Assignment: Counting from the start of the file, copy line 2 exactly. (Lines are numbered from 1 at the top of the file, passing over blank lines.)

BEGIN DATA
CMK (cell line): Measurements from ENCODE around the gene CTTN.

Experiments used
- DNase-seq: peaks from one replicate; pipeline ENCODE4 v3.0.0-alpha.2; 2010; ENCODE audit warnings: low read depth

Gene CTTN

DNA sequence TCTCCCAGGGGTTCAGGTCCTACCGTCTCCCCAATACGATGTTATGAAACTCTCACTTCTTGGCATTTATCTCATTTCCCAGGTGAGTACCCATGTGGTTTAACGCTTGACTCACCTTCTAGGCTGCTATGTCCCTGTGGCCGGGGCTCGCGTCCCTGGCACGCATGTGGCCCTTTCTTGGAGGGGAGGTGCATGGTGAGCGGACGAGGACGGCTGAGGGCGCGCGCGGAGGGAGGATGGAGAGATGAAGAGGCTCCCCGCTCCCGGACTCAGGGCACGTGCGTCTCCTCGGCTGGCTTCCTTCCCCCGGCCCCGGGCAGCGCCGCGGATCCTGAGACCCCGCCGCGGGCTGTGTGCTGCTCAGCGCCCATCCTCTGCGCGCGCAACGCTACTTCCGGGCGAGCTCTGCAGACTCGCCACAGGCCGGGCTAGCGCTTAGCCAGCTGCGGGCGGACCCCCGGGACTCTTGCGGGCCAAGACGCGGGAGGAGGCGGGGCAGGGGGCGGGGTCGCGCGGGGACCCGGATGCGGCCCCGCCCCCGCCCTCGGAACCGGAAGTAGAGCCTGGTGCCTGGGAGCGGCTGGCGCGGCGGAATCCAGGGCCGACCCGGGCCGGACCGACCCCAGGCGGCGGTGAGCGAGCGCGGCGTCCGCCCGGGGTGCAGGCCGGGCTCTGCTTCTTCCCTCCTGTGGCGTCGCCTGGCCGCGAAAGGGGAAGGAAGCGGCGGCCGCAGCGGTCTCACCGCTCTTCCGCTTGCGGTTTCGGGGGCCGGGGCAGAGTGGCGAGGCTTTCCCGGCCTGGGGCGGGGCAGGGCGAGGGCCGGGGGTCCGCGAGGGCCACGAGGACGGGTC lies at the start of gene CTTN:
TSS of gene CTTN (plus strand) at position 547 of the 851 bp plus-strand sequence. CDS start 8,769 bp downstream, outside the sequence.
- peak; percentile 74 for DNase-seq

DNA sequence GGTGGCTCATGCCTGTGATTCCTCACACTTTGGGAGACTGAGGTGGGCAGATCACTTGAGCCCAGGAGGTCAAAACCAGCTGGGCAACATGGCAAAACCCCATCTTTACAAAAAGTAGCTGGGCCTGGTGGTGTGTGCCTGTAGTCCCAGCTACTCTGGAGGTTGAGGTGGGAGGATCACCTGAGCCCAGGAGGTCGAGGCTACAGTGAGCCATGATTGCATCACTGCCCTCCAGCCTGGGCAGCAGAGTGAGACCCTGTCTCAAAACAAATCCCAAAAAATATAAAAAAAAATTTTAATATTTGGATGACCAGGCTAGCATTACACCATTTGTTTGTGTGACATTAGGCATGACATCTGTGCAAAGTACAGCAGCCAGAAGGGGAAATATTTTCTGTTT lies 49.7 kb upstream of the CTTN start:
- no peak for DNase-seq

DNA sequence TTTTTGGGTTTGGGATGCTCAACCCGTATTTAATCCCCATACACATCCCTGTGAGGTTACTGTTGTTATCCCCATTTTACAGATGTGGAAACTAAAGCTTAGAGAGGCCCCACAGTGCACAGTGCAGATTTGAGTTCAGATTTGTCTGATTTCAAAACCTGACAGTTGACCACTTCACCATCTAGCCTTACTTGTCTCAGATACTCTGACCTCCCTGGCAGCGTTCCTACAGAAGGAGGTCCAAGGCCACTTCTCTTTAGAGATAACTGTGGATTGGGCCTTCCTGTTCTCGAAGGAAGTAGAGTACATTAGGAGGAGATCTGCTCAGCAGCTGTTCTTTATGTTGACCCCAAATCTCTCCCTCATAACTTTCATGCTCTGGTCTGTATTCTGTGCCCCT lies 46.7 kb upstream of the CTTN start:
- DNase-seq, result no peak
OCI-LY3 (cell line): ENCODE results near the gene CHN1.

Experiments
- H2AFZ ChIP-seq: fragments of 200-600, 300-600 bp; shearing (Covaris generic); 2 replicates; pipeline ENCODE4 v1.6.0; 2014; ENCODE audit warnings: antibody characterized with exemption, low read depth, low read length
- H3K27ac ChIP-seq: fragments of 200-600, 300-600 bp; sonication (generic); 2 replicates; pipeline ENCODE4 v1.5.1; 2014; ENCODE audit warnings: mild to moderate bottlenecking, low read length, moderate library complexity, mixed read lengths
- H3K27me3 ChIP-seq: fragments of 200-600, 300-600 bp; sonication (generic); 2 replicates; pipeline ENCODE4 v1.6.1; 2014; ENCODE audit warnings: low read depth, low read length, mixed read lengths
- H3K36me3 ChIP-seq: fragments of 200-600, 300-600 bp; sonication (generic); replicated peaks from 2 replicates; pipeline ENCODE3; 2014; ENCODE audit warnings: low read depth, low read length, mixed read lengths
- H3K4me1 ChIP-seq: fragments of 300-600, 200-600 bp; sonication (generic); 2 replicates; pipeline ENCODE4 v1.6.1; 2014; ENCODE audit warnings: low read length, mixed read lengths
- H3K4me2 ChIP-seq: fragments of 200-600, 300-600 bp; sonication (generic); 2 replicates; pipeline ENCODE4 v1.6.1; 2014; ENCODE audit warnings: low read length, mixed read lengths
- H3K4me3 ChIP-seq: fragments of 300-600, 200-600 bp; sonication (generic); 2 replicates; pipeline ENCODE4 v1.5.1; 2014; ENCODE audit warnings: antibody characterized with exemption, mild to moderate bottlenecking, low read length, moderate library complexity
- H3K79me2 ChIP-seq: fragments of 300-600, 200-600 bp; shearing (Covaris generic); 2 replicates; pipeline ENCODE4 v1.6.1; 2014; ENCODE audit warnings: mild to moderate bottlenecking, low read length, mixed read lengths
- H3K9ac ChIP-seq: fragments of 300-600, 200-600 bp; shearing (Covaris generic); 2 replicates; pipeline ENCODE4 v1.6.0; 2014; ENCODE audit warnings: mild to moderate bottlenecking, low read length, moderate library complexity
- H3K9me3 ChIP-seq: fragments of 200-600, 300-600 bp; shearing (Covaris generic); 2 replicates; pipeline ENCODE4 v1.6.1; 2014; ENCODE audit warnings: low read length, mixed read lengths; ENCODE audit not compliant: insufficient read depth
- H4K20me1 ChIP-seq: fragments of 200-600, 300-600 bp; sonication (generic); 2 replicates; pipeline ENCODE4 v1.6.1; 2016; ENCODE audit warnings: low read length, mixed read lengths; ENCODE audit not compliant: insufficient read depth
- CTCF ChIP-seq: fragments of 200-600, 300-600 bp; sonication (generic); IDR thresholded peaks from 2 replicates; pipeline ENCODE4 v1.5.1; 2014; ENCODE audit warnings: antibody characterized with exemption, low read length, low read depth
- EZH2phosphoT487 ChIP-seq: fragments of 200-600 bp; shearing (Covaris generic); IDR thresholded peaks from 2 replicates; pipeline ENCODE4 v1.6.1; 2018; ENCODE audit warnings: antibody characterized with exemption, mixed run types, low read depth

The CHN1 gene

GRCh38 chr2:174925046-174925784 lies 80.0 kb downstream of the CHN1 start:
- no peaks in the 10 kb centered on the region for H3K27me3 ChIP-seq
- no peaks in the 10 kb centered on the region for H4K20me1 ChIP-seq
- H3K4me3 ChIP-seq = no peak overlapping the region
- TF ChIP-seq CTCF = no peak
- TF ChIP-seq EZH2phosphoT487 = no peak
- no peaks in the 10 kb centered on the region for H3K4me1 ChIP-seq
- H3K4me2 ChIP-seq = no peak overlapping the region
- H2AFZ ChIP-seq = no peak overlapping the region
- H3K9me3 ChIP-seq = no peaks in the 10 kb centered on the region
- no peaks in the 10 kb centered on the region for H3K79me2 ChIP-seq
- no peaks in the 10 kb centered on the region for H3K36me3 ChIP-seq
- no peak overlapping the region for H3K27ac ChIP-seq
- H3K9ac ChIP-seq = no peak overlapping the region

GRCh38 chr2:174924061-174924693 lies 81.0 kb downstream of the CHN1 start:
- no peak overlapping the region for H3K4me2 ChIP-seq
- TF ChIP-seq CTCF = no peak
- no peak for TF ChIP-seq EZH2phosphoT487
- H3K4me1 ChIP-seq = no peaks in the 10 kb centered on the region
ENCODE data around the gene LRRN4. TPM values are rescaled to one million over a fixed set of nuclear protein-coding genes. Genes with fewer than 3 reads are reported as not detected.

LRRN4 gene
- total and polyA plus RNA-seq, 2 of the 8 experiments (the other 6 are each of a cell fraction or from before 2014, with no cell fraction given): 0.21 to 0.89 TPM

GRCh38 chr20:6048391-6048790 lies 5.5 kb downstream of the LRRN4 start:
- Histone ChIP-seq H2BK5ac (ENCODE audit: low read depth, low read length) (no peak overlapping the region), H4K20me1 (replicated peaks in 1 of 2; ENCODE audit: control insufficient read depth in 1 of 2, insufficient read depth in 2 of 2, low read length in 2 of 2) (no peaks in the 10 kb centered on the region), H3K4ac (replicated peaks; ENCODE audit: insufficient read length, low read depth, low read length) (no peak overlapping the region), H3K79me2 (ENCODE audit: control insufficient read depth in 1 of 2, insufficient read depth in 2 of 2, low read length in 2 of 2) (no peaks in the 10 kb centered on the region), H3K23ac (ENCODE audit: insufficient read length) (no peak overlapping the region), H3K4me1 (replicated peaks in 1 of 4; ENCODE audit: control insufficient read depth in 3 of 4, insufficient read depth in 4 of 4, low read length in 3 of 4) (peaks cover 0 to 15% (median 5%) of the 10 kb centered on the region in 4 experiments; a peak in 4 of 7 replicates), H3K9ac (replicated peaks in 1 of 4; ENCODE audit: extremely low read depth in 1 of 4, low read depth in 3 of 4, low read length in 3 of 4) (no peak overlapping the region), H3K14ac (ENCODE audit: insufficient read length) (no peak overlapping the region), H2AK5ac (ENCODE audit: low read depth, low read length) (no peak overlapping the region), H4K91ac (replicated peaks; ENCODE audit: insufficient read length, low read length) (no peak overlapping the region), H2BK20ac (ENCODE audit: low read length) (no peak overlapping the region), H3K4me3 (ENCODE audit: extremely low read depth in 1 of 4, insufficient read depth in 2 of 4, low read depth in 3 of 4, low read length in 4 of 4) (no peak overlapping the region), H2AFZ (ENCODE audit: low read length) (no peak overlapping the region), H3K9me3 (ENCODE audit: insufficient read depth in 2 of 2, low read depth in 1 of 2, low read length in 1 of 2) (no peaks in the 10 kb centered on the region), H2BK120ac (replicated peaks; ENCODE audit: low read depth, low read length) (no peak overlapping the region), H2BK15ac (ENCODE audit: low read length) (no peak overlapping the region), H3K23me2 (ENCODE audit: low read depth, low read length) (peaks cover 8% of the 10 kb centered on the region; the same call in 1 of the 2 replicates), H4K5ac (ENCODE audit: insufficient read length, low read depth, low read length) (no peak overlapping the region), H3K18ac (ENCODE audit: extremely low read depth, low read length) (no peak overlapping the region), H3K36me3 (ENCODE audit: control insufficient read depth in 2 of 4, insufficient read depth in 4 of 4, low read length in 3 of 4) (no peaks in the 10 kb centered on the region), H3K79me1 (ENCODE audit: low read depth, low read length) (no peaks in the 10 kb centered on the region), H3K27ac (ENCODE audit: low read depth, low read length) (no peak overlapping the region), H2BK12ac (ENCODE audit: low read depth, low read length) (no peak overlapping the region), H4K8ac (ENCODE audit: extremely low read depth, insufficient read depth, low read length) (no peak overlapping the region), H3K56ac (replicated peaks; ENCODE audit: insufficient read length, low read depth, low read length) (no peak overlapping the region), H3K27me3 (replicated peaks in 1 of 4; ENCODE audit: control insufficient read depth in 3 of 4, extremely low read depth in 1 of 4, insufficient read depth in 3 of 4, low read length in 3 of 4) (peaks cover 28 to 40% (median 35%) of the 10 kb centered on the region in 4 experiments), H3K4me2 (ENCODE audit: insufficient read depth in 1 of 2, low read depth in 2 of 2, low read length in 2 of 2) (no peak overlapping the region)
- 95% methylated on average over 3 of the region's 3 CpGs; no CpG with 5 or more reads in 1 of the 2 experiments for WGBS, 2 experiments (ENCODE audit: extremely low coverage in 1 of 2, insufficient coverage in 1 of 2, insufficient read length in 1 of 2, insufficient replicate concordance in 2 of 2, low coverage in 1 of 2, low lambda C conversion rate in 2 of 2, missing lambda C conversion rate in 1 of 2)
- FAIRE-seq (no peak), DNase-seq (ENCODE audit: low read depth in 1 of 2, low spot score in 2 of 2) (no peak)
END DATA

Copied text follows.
Experiments used